It’s one of the deadliest cancers, killing nearly 80,000 people in the UK and US per year.
Yet, like with most tumours, not everyone knows the tell-tale symptoms.
Experts say the lack of awareness can scupper survival rates, with early diagnosis key for beating the disease.
Here, MailOnline highlights the warning signs of bowel cancer so you know when to speak to a professional.
It comes after BBC Radio 1 DJ Adele Roberts said receiving early treatment helped ‘save my life’.
The 44-year-old revealed that she was undergoing treatment in October 2021 after her stage two diagnosis.
She later had surgery to remove a tumour and started using a stoma bag. Last June she announced she was cancer-free.
Bowel cancer can cause you to have blood in your poo, a change in bowel habit, a lump inside your bowel which can cause an obstructions. Some people also suffer with weight loss a s a result of these symptoms
Finding blood in your poo can be alarming.
Bright red blood — indicating that it’s fresh — can be caused by piles.
But drops of blood in your stool can also be caused by non-cancerous growths known as polyps, according to Bowel Cancer UK.
However, dark or black blood may be a sign of cancer, Cancer Research says.
This is because bowel tumours, usually located higher up in the digestive tract, can trigger bleeding internally.
Anyone experiencing blood in their poo should consult their doctor to find out what is causing it.
Screening programmes also check for hidden blood in poo and also polyps as these can develop into cancer.
Change in bowel habit
Changes in your usual bowel habits could also be a potential warning sign of bowel cancer.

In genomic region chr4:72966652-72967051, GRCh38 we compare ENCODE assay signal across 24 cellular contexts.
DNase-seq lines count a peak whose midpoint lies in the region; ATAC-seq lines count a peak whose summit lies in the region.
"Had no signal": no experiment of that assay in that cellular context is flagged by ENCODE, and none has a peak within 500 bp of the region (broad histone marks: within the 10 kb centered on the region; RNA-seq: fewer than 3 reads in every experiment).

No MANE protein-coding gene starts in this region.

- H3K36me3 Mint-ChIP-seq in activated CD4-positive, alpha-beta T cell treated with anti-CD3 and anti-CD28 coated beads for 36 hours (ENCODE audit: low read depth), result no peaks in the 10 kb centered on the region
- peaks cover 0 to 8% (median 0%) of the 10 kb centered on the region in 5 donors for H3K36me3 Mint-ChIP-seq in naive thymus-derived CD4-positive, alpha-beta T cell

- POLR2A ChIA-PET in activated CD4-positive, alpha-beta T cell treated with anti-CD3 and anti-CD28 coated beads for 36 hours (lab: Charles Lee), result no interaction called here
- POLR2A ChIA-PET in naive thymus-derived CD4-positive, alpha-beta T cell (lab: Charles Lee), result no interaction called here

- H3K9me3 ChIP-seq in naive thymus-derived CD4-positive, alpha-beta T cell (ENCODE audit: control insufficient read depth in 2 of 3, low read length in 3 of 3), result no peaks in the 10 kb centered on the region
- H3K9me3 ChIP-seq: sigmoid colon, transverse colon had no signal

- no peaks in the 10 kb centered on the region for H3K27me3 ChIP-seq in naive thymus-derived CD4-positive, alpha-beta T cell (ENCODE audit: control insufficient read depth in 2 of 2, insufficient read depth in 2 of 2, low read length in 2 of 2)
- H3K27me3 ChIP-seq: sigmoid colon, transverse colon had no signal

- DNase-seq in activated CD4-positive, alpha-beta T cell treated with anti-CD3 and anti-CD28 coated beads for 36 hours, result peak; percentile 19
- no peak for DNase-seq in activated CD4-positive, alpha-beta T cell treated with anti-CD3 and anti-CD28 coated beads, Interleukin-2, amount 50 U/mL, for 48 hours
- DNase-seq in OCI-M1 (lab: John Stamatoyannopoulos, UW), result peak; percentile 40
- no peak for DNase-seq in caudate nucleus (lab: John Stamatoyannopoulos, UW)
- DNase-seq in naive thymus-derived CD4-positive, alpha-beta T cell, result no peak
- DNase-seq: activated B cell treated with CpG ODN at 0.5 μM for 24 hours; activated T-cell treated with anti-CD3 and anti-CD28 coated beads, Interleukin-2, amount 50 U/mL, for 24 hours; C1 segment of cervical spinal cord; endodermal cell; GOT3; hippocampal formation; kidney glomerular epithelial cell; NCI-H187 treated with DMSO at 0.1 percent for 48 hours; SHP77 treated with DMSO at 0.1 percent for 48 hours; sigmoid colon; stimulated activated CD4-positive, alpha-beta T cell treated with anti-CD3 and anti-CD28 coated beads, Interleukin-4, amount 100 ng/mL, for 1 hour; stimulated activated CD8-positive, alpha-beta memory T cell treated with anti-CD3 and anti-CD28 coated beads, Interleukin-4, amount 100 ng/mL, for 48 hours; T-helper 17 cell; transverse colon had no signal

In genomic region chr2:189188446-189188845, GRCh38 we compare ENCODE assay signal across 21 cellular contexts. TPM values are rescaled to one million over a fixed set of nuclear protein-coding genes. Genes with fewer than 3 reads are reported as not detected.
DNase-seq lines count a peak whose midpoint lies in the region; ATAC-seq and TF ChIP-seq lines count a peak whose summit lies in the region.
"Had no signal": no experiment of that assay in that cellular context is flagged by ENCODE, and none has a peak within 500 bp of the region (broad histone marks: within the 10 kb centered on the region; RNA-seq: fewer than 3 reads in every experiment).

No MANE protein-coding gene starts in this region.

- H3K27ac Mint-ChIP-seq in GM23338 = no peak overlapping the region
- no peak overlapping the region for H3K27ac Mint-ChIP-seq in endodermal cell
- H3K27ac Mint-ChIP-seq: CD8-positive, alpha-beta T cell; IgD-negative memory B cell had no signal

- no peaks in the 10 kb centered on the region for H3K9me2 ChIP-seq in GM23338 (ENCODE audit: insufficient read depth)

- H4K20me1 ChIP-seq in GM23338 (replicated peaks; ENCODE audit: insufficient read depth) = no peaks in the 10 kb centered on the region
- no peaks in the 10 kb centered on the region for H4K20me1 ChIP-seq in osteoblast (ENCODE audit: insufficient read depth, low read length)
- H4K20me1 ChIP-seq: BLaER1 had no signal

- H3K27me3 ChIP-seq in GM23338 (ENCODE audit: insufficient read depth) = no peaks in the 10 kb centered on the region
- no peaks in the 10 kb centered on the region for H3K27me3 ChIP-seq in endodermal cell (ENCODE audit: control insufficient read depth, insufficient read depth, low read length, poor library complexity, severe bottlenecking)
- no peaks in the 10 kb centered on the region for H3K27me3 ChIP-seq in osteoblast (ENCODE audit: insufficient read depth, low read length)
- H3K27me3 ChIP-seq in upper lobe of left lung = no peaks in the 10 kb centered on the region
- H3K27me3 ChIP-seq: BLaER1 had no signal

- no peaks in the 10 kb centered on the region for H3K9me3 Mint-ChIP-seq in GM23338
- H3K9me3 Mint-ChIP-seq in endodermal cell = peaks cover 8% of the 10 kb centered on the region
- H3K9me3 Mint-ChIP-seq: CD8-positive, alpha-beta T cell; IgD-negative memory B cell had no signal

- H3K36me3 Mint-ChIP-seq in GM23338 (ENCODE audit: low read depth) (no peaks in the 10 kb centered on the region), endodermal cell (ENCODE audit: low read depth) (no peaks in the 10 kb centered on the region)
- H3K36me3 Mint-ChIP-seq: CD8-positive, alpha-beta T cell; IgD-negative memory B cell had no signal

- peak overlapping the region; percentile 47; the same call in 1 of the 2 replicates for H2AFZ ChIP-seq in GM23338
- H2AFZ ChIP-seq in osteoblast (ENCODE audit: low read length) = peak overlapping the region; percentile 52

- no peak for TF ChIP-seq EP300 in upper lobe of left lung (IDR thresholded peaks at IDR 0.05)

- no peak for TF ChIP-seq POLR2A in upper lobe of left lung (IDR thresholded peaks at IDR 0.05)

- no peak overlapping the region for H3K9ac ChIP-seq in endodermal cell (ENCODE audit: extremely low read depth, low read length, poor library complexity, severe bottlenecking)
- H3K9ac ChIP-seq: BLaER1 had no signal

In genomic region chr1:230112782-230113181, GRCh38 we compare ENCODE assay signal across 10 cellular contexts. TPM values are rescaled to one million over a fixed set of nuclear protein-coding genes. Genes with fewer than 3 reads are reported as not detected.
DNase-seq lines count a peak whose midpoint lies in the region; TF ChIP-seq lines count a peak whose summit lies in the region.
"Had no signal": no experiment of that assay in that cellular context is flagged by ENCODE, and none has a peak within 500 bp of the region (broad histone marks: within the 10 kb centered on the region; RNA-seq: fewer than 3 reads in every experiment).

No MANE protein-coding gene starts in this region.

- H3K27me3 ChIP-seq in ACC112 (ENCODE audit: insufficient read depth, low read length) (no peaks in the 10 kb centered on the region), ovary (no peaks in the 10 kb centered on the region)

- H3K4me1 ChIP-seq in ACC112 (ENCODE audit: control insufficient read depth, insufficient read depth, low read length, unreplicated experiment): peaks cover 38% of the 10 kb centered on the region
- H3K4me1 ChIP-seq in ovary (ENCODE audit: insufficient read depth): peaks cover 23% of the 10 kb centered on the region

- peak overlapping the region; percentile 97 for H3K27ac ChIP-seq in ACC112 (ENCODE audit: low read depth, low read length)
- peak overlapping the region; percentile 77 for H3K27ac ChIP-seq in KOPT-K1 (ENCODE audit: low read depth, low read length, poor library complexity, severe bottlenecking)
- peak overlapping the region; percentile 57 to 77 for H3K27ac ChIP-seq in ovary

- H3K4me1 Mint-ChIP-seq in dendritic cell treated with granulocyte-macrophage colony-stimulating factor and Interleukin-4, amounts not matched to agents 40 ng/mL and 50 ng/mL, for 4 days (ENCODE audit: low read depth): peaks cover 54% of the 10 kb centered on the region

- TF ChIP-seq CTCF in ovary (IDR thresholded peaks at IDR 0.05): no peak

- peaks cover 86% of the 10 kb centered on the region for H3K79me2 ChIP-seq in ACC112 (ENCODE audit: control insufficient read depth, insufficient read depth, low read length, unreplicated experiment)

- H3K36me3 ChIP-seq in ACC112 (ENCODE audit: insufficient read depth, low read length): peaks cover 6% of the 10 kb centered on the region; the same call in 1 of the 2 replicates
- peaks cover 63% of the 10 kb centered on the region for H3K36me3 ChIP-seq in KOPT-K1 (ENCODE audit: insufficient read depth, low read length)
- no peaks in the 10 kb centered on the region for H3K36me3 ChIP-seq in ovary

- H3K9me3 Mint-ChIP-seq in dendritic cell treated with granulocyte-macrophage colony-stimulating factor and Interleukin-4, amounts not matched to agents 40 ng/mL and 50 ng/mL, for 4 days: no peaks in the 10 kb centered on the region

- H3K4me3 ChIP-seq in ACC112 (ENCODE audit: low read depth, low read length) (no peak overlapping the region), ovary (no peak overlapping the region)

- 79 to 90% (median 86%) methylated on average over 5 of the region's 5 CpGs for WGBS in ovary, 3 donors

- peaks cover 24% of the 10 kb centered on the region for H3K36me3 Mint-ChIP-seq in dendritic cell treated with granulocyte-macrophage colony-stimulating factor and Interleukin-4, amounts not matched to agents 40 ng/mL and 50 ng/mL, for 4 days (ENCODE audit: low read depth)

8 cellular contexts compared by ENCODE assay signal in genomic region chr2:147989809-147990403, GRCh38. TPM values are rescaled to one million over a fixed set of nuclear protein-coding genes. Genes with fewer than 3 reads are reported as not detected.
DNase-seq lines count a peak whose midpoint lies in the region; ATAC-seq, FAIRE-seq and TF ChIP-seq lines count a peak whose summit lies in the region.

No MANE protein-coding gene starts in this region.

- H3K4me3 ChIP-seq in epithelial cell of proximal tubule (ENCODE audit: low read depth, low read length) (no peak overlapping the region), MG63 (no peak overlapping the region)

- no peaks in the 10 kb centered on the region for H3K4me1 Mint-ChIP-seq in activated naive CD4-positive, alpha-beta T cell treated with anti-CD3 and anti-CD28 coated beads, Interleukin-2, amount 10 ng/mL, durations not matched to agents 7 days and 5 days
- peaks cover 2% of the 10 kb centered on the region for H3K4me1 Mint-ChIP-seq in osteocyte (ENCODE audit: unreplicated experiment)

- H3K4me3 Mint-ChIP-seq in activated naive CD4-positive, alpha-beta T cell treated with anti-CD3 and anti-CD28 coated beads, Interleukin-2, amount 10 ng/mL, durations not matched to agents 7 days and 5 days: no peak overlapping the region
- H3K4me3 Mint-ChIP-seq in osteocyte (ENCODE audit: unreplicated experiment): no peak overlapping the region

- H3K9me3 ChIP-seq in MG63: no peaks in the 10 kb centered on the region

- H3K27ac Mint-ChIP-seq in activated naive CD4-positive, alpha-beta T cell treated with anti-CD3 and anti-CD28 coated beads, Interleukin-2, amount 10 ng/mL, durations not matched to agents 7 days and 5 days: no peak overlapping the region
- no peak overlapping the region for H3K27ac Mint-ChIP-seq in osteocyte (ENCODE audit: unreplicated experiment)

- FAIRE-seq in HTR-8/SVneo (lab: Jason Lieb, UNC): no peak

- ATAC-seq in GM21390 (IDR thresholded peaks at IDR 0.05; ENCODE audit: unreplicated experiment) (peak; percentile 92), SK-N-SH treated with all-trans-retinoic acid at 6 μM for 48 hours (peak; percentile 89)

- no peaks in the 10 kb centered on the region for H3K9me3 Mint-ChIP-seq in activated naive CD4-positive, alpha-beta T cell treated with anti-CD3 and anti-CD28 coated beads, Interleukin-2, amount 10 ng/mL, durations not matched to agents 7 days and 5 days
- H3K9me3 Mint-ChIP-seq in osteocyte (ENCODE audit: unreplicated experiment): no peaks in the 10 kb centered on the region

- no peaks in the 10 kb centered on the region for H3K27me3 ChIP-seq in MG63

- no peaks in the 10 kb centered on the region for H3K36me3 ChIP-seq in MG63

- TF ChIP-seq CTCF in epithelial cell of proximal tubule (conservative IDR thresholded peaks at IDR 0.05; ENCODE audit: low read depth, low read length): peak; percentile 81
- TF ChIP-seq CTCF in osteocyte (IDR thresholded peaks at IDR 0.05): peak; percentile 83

It could be as simple as needing to go to the toilet more often or feeling as though you are not fully emptying your bowels.
‘One potential indicator of bowel cancer is any significant change in your pooing habits – which can vary from person to person’, says colorectal surgeon James Kinross, of King Edward VII Hospital in London.
He added: ‘For example, pooing more often than normal, or having looser, runnier stools.
‘This would be more likely related to an external factor such as stress, eating more fibre or a change in diet, but it’s worth getting yourself checked if the problem persists.’
This change in habit can be caused by the presence of a tumour causing partial obstruction in the bowel and constipation.
It can also cause diarrhoea if the tumour leaks fluid into your bowels.
The change could happen for no obvious reason and if it lasts for longer than three weeks, you should get it checked by your GP, Macmillan says.
Although an uncommon sign of bowel cancer, unexplained weight loss is still one to look out for and mention to your GP.
Unexplained weight loss can be due to a tumour making you feel sick or bloated, says Bowel Cancer UK.
A tumour can also block the bowel, which can cause pain in the stomach making you not feel like eating, explains the charity.
Dr Kinross said: ‘Abdominal pain can have a wide range of causes from muscle fatigue to period pains.
‘But it can also be a sign of bowel cancer.
‘Discomfort or bloating always brought on by eating – which can lead you to eat less, and in turn lose weight – is something that needs to be assessed by a medical professional.’
Bowel cancer can make you feel tired, which can be caused by a lack of iron in the body.